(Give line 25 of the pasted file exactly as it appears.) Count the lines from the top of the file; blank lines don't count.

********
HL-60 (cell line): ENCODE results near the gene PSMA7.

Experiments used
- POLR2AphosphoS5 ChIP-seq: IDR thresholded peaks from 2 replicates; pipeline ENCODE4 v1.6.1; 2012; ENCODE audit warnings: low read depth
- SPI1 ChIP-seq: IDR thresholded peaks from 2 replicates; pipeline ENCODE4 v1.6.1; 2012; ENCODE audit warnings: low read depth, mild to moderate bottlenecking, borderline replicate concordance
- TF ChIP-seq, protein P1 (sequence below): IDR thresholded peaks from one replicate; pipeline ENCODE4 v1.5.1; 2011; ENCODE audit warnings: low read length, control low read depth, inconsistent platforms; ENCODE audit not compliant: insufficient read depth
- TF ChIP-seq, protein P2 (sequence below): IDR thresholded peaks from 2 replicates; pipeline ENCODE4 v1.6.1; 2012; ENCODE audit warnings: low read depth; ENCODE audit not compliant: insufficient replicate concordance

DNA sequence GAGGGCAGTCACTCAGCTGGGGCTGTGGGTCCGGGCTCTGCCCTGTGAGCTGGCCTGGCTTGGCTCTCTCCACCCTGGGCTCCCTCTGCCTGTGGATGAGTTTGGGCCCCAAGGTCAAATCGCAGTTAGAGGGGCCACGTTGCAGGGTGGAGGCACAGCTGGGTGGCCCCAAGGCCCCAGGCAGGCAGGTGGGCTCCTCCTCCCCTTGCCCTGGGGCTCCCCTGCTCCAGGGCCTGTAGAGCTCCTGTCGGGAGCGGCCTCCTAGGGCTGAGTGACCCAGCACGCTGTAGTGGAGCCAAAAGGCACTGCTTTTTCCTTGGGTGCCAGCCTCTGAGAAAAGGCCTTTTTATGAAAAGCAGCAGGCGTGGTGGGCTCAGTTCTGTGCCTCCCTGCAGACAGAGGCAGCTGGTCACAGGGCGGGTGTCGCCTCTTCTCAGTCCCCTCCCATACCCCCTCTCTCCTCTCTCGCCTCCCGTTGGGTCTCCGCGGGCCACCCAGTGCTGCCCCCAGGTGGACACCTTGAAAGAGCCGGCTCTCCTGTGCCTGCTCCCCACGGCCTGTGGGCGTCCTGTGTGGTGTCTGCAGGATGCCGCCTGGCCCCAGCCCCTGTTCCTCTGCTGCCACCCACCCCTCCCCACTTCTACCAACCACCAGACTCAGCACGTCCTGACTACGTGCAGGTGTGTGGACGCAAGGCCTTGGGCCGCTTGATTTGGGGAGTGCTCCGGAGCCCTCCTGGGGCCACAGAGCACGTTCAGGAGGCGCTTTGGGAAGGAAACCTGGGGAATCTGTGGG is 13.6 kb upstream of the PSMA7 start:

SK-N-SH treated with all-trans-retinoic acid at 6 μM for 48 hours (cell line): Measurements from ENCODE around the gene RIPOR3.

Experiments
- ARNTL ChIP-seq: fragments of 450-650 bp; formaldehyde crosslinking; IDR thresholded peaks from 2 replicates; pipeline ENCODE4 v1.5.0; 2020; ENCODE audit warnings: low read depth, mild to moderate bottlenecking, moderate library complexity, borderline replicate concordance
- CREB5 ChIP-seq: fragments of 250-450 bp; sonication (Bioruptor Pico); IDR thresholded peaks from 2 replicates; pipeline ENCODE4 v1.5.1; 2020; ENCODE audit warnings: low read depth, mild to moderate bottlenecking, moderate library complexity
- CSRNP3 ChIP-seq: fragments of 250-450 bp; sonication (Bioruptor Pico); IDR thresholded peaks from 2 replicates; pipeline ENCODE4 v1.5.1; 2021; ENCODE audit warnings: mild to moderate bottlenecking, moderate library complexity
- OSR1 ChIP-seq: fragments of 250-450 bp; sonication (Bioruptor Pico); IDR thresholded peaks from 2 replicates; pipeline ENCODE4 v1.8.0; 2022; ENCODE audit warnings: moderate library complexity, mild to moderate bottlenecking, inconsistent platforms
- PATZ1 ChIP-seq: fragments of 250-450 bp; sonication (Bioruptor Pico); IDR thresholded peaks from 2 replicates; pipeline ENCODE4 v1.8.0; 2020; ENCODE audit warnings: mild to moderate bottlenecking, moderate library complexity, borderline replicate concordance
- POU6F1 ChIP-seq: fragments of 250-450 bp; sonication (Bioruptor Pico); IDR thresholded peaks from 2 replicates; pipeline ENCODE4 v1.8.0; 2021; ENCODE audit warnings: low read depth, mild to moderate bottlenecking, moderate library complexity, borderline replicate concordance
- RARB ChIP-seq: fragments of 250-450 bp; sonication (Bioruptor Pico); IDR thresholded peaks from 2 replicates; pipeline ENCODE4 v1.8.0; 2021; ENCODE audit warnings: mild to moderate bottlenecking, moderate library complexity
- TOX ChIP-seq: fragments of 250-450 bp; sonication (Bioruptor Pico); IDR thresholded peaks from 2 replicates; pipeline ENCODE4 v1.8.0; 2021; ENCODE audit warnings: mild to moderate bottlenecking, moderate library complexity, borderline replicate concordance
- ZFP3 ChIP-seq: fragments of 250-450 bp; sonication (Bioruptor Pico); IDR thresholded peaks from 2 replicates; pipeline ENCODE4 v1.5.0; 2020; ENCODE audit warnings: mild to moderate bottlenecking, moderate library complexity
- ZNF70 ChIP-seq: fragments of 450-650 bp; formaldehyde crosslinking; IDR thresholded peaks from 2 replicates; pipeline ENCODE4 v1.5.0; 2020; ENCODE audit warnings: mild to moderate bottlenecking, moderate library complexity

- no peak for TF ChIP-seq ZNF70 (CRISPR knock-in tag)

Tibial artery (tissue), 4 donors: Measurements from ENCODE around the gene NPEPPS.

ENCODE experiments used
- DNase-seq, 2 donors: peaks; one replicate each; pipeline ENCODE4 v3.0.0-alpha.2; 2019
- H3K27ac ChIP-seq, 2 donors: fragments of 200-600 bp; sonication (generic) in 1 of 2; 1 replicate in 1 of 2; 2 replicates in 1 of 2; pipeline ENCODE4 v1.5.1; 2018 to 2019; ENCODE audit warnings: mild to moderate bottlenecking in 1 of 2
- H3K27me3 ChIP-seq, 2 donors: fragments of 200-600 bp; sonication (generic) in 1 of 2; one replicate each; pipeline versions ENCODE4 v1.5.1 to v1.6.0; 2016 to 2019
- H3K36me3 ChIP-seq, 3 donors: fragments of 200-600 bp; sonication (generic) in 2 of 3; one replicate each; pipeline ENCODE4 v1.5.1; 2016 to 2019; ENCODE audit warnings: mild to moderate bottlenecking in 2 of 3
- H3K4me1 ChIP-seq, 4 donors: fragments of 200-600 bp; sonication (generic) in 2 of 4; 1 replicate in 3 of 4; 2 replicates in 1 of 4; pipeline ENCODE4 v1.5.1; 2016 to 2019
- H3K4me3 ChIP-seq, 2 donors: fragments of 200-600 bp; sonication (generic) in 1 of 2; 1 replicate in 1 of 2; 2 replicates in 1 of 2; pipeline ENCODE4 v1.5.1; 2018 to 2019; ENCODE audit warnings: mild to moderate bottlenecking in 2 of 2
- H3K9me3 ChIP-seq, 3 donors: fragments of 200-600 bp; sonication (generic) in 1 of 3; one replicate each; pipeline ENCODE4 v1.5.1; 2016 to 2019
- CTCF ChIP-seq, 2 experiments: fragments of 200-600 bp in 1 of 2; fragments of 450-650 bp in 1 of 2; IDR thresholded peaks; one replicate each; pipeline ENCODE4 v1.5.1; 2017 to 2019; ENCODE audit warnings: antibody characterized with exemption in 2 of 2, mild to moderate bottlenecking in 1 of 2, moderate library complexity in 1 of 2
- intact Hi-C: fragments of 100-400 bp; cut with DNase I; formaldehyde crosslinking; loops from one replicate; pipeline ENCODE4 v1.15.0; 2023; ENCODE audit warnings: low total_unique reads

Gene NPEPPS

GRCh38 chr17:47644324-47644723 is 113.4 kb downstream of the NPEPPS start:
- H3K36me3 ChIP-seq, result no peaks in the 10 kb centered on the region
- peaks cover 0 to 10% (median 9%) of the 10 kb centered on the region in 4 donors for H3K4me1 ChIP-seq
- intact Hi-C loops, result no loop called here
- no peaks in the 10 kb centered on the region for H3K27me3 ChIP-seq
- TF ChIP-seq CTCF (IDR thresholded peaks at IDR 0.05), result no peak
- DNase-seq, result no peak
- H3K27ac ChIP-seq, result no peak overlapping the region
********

- H3K27me3 ChIP-seq, 2 donors: fragments of 200-600 bp; sonication (generic) in 1 of 2; one replicate each; pipeline versions ENCODE4 v1.5.1 to v1.6.0; 2016 to 2019